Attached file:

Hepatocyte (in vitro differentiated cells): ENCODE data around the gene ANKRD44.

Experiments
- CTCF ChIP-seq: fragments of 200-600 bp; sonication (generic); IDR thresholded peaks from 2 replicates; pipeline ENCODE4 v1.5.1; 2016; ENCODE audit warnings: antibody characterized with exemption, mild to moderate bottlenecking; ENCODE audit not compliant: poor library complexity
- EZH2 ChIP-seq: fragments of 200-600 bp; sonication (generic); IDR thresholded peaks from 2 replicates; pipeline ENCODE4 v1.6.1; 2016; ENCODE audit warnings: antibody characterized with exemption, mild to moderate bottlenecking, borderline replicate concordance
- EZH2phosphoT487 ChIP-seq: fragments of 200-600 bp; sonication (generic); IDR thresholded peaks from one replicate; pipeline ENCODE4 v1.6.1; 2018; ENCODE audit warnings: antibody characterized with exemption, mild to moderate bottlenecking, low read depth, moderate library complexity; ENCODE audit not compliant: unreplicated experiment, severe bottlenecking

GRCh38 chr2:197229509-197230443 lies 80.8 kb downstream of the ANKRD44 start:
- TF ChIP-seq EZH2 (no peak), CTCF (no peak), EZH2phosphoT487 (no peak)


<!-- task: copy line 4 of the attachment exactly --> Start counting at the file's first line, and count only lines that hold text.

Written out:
- EZH2 ChIP-seq: fragments of 200-600 bp; sonication (generic); IDR thresholded peaks from 2 replicates; pipeline ENCODE4 v1.6.1; 2016; ENCODE audit warnings: antibody characterized with exemption, mild to moderate bottlenecking, borderline replicate concordance